By the time we were ready to do a larger project, our students were quite confident and ready to work. Read more about Critical Thinking Challenges in this blog post.
Do you need a little help getting started? Get this free PBL Planning Checklist to help you get started. You can find it in our Resource Library or we can send a copy directly to your inbox when you join our ninja mailing list.
To Set Up Your Classroom
We search out every possible resource that students may be able to use. This includes maps, photographs, books, textbooks, atlases, web pages, public library resources, archive resources, cameras, devices, and people who may be able to help (for interviews or historical knowledge).
How We Prepare the Ourselves
We set a general timeline and set out time in the schedule for large amounts of work time. Plan for how our early finishers will use their extra time (digging deeper) and how we will help our time-challenged students manage their time. We read through the entire assignment and decide which teacher tools (like rubrics) and student tools (like planning pages) will be used. We also decide which types of projects and tools will be permitted, which choices we will allow (or how we will address outside the box ideas).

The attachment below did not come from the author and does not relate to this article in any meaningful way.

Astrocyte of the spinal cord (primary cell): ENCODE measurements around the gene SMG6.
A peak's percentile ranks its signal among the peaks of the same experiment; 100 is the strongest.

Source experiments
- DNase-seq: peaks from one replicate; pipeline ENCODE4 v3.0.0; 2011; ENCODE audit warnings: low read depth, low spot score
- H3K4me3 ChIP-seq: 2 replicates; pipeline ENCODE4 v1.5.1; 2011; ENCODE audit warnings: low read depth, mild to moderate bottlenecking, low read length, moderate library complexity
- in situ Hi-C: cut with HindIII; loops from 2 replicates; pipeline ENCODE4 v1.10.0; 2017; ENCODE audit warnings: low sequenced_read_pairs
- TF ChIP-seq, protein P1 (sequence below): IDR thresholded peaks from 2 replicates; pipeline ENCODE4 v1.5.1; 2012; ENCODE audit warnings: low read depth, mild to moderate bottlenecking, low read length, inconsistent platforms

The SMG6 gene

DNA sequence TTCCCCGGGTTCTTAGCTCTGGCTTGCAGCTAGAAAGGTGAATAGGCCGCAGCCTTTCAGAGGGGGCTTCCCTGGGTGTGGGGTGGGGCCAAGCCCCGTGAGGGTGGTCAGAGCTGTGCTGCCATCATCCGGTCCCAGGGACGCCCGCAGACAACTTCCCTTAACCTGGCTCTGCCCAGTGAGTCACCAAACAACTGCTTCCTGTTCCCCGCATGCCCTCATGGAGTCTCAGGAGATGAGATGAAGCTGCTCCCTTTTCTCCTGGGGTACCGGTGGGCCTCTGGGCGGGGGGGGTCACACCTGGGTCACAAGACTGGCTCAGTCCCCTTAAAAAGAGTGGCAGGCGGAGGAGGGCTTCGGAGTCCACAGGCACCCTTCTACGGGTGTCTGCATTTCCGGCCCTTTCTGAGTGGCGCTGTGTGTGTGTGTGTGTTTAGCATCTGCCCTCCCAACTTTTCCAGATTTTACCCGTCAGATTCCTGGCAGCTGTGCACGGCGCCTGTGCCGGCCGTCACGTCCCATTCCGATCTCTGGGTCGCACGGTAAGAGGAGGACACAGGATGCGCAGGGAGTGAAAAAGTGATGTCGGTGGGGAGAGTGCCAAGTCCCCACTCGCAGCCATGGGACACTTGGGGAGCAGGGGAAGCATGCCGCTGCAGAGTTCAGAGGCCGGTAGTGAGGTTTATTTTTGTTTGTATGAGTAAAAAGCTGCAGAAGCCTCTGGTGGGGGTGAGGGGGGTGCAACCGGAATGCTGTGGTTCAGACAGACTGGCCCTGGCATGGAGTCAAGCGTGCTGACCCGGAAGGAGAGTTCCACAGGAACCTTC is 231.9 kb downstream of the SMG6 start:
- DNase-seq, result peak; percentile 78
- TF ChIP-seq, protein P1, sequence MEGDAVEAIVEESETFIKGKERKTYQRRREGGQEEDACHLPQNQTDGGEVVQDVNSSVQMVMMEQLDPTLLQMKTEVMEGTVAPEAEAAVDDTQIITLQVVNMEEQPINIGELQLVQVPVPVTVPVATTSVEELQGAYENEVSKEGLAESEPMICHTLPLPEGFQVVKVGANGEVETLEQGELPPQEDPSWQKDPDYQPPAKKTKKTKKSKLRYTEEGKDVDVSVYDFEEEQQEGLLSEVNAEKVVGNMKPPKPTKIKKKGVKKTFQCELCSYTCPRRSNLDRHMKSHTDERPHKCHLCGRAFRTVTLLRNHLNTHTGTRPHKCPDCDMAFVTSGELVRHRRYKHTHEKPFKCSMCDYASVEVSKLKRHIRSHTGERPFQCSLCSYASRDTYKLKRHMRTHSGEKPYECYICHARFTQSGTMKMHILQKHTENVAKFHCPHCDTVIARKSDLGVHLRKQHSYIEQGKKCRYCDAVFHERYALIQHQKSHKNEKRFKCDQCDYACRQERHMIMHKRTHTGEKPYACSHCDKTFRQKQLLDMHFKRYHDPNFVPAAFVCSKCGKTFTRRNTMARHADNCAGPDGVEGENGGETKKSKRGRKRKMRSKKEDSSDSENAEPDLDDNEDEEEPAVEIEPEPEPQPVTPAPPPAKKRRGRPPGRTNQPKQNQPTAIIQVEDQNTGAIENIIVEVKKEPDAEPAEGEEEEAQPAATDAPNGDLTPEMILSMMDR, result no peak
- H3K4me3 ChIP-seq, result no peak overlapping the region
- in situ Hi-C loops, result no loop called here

How We Prepare Our Students
Outline the task and get students excited about the possibilities by showing them examples of other projects (even when they are a different topic they can be inspiring). Discuss the criteria and requirements for the task and give students information about where to find information. Set out a timeline and then allow students to work.
During the Project
We check in with students using a checklist of class names to make sure we check in with everyone. When a few students are struggling with a similar part of the task, we sometimes pull them together into a small group session where they can talk out the issues and get a bit of help from their peers or us. We give quality feedback to students during their project so they can change things as they go.
What If You Don’t Have Time to Create the Projects for Students to Do?
We’ve got you. We create all kinds of projects for our students (and they even come up with some of their own). If you’re ever thinking about a project, but don’t have time to create it on your own, reach out to us.
These are some of our most popular projects.